The United States Patent and Trademark Office (USPTO) had the exciting privilege of honoring 17 of America’s greatest innovators Wednesday night, when they were inducted into the National Inventors Hall of Fame in ceremonies held at the USPTO’s Alexandria, Va., headquarters. Acting Under Secretary of Commerce for Intellectual Property and Acting Director of the USPTO Teresa Stanek Rea conferred induction medals to visionary inventors whose patented innovations include the electronic synthesizer, flat panel plasma display, iris recognition technology, and the code providing the foundation for 3G cellular systems.
Garret Brown was honored for inventing the Oscar-winning Steadicam camera stabilizer, which made Rocky Balboa’s run up the steps of the Philadelphia Art Museum one of the most iconic moments in movie history. Emmy award winners Don Bitzer, Gene Slottow, and Robert Willson were recognized for their invention of the flat-panel plasma display, which revolutionized home entertainment. Samuel Alderson was honored posthumously for developing the crash test dummy. From its beginnings, the dummy has proven invaluable to designing and testing advances in fields of automobile safety, aviation, and medical technology.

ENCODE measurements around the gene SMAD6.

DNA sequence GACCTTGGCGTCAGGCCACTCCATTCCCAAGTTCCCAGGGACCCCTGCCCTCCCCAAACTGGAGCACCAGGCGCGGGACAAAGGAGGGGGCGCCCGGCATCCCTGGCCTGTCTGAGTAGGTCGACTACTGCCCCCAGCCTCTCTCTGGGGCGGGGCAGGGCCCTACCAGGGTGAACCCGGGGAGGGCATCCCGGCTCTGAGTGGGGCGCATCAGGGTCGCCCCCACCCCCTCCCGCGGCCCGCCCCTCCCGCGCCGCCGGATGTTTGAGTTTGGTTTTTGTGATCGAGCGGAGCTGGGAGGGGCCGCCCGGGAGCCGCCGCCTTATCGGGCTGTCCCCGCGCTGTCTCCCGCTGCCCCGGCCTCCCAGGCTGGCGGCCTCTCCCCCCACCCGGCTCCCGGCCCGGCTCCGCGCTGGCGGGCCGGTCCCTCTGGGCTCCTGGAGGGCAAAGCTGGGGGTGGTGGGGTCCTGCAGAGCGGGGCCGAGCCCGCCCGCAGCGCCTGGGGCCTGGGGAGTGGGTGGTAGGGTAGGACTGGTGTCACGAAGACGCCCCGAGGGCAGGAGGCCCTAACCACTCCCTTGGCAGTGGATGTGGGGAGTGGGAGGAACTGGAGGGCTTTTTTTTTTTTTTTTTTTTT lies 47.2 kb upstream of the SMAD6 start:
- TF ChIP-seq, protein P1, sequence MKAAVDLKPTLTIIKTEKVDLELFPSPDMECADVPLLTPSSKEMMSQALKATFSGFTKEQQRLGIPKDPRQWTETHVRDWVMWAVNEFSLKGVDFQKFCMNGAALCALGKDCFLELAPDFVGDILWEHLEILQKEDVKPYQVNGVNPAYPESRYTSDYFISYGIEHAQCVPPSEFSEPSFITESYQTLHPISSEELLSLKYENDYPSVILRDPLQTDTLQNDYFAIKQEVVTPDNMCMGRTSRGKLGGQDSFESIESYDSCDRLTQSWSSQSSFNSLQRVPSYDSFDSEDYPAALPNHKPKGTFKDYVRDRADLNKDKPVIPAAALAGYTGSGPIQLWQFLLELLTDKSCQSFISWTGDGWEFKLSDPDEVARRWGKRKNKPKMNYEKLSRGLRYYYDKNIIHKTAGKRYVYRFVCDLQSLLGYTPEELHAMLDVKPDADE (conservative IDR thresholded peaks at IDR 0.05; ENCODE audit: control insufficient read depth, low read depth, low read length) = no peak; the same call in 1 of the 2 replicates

A complete list of the honorees and their revolutionary patented inventions is located on USPTO’s website.
The National Inventors Hall of Fame is the premier non-profit organization in America dedicated to honoring legendary inventors whose innovations and entrepreneurial endeavors have changed the world. Founded in 1973 by the USPTO and the National Council of Intellectual Property Law Association, the Hall of Fame has 470 inductees with its 2013 induction. You can visit the National Inventors Hall of Fame and Museum in the atrium of the Madison Building on the USPTO campus in Alexandria, Va., Monday through Saturday. Admission is free.